The Age
Oops, I've just used the C word

By SIAN WATKINS

Tuesday 14 March 2000


The inaccurate, idealised and self-serving use of the word "community" is starting to irritate me.

In newspapers and on talkback radio, every politician, campaigner and disgruntled member of the public is lamenting on behalf of the "community", or "lost community values".

Goodies (the people) and baddies (those who control them) use the word. The "community" is nearly always the victim of heartless governments and bureaucrats, big business, economic rationalism and associated greed - as if the community existed independently of politicians, business people, bureaucrats, bank staff, property developers and greedy people driving Saab convertibles.

"Community" conjures images of small country towns, barn dances, chewing the fat leaning on car bonnets, and fund-raisers to build new toilets for the local sports ground. Use the word "community" and any action - whether a cut to funding for public art programs or a plan to build a block of flats in a nice suburb - that threatens this utopian existence is bound to be seen as reprehensible.

The word is used in another, equally manipulative way, by the baddies. MPs, governments and big companies are seeking "feedback from the community", or "community consultation". They use "community", rather than "public", "electorate" or "residents", because it makes them sound kinder and more sensitive.

"Community" is now applied willy-nilly by people with suburban, citywide, regional, state and national grievances, as if Australians share common values, aspirations and grievances. But we don't.

Joan Kirner is always defending the community against perceived injustices, as if we all shared her outrage. The community, says the group opposed to the new netball stadium in Royal Park, is appalled by this appropriation of public parkland. No, they're not. Thousands of women and men from the northern suburbs who've been playing netball in the grotty stadium for decades reckon it's terrific. A small group of people in the Parkville-North Carlton area thinks it stinks.

Labor pollies and councillors seem to use "community" more than Liberals - it's too soft and cuddly a word for Peter Reith and Peter Costello. Labor likes to think it's more in touch with ordinary people and, of course, communities usually consist only of ordinary, long-suffering people.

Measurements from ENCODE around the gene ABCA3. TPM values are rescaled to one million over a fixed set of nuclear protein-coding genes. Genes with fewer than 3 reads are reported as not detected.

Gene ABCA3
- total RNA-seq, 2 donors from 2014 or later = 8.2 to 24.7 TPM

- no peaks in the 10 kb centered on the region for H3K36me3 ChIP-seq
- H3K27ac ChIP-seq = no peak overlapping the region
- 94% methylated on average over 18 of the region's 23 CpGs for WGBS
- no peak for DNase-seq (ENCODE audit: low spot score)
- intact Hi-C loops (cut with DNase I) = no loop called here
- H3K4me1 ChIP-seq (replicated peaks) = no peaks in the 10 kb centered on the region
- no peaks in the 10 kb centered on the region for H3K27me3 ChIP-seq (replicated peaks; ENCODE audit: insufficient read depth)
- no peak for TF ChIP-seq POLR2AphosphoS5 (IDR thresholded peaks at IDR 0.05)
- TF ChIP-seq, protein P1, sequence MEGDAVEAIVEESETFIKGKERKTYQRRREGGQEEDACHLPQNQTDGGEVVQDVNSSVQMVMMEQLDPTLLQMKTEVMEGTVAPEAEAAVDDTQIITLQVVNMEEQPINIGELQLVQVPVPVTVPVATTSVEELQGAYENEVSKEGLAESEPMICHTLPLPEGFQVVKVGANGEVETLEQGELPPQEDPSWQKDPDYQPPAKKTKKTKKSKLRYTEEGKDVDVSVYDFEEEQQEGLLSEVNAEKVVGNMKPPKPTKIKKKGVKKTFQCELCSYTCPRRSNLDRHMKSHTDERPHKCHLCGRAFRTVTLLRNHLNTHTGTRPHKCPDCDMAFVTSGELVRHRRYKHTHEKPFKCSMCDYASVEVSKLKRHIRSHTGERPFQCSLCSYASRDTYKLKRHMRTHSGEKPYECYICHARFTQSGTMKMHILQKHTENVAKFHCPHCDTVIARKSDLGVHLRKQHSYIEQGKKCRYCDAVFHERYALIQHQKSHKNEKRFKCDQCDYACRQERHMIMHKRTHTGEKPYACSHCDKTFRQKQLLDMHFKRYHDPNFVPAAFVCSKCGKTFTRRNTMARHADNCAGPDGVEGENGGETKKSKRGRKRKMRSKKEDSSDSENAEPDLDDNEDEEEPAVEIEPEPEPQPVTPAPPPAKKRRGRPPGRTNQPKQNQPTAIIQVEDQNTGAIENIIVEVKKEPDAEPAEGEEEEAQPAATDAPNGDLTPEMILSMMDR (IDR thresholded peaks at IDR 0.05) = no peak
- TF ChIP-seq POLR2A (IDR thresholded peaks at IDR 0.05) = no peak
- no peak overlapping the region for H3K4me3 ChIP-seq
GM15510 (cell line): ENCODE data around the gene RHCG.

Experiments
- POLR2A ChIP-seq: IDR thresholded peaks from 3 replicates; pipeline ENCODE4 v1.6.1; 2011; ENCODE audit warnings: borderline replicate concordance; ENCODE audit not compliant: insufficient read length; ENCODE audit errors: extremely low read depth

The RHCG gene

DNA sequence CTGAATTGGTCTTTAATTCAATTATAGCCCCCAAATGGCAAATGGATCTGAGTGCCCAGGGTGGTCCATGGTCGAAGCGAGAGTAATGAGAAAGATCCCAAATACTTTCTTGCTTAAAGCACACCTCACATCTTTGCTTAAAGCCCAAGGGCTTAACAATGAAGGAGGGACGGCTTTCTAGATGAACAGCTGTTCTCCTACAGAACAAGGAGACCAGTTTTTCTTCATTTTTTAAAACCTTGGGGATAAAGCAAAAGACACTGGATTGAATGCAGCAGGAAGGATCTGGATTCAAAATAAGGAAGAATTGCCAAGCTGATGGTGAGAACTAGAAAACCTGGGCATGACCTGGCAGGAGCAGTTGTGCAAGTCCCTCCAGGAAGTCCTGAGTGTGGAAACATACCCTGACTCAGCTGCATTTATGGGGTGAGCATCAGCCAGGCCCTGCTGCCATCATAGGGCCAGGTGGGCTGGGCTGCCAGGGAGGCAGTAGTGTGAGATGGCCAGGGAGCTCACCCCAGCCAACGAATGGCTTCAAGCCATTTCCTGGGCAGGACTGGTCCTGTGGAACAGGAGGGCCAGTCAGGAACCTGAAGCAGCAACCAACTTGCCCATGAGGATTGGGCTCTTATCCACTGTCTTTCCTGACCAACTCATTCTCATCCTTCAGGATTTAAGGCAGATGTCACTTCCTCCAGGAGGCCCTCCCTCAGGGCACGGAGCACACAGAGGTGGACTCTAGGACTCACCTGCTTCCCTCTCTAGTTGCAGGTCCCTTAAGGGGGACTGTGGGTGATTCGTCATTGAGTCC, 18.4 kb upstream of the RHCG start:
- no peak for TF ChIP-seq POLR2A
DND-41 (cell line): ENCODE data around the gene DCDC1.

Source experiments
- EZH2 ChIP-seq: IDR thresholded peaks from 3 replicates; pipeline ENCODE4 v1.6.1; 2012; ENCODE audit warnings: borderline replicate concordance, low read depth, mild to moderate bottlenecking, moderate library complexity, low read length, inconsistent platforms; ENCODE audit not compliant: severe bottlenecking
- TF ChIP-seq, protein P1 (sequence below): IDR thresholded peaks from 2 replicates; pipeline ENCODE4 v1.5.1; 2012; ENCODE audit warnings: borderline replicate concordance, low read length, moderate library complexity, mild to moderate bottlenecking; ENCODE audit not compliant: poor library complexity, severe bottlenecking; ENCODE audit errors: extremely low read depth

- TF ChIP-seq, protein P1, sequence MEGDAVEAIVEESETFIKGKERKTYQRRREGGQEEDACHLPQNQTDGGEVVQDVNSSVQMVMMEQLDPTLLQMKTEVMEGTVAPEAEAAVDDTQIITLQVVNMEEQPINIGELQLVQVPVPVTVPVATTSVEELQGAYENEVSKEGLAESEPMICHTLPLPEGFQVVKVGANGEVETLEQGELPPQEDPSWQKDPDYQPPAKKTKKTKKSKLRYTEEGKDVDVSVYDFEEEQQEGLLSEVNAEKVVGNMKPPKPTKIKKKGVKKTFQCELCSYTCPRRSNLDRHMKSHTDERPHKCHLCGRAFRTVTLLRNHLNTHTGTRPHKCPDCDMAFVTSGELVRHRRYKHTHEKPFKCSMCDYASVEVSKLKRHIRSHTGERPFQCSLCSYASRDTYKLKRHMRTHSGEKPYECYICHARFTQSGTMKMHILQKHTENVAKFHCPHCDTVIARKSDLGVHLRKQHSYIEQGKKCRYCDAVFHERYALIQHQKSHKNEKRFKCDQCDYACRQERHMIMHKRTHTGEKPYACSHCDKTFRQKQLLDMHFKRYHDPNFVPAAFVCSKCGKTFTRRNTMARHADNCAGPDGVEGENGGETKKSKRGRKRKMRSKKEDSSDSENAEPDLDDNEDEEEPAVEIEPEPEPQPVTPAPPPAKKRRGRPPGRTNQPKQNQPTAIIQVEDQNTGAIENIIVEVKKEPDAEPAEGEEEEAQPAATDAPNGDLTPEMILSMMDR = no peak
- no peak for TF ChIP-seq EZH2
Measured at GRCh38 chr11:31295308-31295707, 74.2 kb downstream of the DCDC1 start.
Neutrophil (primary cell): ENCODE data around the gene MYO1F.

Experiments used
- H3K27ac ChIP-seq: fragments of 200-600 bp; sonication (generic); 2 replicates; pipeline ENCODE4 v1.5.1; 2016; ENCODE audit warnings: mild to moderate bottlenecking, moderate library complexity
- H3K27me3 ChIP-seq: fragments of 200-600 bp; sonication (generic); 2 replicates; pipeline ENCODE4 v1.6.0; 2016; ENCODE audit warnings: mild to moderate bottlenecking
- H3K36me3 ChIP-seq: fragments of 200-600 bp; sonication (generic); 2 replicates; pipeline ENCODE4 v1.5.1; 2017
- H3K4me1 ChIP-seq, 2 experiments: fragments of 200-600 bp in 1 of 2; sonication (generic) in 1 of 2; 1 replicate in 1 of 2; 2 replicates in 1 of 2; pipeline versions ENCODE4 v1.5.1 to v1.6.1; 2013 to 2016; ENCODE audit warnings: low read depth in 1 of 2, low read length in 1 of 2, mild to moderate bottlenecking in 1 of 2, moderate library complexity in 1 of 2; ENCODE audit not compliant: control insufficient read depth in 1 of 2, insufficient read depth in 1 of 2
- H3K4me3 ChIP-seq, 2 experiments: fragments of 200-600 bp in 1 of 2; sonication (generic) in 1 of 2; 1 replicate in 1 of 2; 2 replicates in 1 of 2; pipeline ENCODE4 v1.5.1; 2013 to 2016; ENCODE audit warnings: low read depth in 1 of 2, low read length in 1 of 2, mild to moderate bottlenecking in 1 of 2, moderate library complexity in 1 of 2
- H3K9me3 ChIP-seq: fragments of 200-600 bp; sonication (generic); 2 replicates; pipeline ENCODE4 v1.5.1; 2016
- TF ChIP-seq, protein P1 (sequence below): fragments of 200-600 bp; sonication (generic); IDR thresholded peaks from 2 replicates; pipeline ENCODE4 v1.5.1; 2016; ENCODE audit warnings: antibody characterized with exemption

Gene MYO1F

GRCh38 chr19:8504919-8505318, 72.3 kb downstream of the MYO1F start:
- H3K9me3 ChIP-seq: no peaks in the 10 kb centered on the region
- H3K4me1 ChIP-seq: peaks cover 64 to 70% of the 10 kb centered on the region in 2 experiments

But how can we be a community when we're constantly lamenting that we've lost our community values? Our society is selfish and greedy; we raise latchkey children and discard the elderly; we are obsessed with money.

We are told (on this page, on 22February) that young people take ecstasy partly because they're disillusioned with a society that lauds status, power and money at "the expense of community". Marie Curtis, whose husband lost his job with Mirvac, laments in a letter to The Age (on the same day) that her husband is a casualty of greed, and that "we are all a casualty of that greed".

Our hypocrisy about "lost community values" is often amusing. We lament the loss of social services, cuts to public health and university funding, no air-conditioning for primary schools, the closing of child-care centres - but no one wants to pay more tax. We're whingeing about the GST; we don't want to pay capital gains tax, wealth taxes or taxes on that fine rort, family trusts. Greed is always someone else's fault.

Then there are the banks. We empathise with people in the country who now have to drive miles to bank. But haven't thousands of Australians bought bank shares? How many are jumping up and down at annual general meetings saying the rot has to stop; reopen the branches, or at least hire more staff to give customers better service?

Have we really lost so-called community values? You don't have to scratch far below the surface to find civic values at work among volunteers, professionals, nurses who do more than they are paid for, men who mentor disadvantaged kids, women who run preschool centres and school canteens, people who run amateur sports competitions; people who spend hours on weekends revegetating scruffy suburban parks or recording their suburb's history; teenagers collecting money for charities.

We can't complain that we don't have any community values when most of us say we don't have time to contribute to life beyond our family and friends. We don't all have to run scouts, join Rotary or run anti-cancer fund-raisers. We can contribute in small ways. We can smile at the lady who walks her cocker spaniel every morning. We can mow our neighbor's nature strip. Small acts of kindness can make a community, too.

Oops. I've succumbed.



Original article